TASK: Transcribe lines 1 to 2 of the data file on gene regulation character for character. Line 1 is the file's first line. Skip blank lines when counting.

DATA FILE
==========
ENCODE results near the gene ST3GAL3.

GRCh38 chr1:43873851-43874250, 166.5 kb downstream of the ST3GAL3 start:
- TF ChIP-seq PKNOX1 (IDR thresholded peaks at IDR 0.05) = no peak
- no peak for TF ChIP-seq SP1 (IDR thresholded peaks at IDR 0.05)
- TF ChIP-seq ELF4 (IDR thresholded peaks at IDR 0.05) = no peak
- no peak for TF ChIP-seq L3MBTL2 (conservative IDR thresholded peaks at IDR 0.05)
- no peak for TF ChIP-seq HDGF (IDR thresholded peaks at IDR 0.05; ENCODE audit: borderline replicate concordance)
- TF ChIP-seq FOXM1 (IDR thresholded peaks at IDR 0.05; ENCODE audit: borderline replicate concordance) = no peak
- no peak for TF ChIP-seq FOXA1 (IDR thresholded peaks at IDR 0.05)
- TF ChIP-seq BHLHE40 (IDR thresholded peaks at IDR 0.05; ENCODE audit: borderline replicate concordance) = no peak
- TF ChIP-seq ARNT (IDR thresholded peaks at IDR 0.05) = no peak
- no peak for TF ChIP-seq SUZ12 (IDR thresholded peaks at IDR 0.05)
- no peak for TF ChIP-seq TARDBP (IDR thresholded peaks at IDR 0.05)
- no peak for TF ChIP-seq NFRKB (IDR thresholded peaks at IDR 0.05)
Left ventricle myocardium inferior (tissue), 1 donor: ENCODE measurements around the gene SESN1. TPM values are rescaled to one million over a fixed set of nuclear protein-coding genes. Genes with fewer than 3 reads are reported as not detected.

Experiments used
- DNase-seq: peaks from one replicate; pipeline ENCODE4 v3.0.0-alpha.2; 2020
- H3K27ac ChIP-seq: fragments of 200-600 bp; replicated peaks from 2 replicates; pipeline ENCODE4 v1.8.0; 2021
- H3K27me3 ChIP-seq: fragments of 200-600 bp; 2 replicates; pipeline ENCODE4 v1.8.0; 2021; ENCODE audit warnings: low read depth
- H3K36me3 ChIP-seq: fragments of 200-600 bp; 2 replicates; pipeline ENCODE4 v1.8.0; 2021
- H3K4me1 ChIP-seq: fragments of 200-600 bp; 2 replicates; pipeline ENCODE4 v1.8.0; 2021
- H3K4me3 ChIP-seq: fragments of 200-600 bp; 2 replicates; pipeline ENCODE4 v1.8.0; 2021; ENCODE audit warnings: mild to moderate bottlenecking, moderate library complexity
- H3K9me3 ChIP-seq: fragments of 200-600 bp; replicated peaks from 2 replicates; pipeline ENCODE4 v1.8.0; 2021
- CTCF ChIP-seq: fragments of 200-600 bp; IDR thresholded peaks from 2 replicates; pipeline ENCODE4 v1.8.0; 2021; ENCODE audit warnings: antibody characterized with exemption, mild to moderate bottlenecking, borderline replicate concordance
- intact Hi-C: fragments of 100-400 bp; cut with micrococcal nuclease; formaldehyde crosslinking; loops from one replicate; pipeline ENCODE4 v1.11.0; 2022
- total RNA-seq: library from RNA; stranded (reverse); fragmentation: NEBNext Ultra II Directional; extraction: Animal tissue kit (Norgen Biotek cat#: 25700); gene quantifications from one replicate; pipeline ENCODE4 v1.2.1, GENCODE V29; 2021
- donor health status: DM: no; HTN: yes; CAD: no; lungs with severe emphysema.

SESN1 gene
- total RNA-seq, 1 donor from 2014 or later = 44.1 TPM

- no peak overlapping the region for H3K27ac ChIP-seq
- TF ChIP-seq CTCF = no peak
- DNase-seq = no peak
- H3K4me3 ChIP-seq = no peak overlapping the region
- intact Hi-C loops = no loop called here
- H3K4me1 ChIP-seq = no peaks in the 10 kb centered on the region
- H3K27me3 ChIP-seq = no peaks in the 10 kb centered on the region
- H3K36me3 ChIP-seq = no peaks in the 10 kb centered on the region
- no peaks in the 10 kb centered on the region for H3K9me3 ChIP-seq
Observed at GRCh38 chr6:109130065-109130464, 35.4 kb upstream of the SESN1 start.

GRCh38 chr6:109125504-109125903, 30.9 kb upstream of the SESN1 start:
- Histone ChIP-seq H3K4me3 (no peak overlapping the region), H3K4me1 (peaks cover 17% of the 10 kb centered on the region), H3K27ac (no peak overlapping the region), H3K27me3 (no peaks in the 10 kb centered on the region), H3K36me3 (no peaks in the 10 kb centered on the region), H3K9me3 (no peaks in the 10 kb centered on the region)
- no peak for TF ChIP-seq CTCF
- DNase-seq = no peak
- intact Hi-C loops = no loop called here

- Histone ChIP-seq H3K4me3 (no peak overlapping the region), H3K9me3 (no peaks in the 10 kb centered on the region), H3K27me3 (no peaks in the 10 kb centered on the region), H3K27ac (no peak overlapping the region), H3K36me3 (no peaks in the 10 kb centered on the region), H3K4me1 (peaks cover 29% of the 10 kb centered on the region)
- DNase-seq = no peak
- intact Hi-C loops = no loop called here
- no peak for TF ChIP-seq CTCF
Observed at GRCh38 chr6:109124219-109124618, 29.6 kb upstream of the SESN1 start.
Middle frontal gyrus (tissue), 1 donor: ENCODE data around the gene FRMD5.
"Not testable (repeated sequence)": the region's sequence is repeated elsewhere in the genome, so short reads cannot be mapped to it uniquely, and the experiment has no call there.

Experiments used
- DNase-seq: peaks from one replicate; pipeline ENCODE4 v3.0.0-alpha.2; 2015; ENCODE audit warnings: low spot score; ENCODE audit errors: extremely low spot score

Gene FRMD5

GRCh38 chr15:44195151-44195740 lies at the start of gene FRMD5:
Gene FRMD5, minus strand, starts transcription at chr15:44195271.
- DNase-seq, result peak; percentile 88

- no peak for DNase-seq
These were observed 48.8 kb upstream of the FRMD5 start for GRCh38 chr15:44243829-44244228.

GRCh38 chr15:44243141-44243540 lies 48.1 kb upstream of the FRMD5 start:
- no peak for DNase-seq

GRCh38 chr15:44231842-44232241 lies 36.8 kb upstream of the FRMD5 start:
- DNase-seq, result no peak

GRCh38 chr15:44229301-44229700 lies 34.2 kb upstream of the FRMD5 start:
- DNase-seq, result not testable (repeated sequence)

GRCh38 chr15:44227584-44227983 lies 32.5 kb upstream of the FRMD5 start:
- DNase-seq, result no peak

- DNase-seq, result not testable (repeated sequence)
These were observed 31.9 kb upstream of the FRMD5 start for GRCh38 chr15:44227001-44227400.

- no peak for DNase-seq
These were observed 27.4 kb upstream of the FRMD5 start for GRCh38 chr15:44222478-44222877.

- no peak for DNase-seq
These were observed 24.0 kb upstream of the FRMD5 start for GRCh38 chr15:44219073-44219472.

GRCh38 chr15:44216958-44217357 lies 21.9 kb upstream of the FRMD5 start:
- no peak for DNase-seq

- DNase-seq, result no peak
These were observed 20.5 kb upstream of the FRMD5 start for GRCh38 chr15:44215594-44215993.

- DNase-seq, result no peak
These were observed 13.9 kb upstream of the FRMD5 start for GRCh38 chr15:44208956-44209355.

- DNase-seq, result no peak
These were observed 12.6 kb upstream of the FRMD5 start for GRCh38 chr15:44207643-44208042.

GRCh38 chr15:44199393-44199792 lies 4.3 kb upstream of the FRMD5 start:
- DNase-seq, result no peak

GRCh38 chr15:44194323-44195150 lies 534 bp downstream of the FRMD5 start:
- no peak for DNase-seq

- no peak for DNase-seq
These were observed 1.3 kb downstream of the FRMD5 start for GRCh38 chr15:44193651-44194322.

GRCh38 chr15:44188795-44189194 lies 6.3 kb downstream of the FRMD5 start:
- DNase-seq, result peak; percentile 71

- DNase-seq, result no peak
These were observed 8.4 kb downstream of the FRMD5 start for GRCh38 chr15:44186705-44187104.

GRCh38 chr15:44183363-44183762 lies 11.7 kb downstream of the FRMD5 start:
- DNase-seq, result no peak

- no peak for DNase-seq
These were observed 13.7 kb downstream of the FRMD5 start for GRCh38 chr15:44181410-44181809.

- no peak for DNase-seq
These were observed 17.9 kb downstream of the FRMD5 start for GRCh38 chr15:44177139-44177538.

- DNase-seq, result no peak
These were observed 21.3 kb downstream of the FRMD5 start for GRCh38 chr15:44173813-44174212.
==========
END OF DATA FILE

ENCODE results near the gene ST3GAL3.

GRCh38 chr1:43873851-43874250, 166.5 kb downstream of the ST3GAL3 start: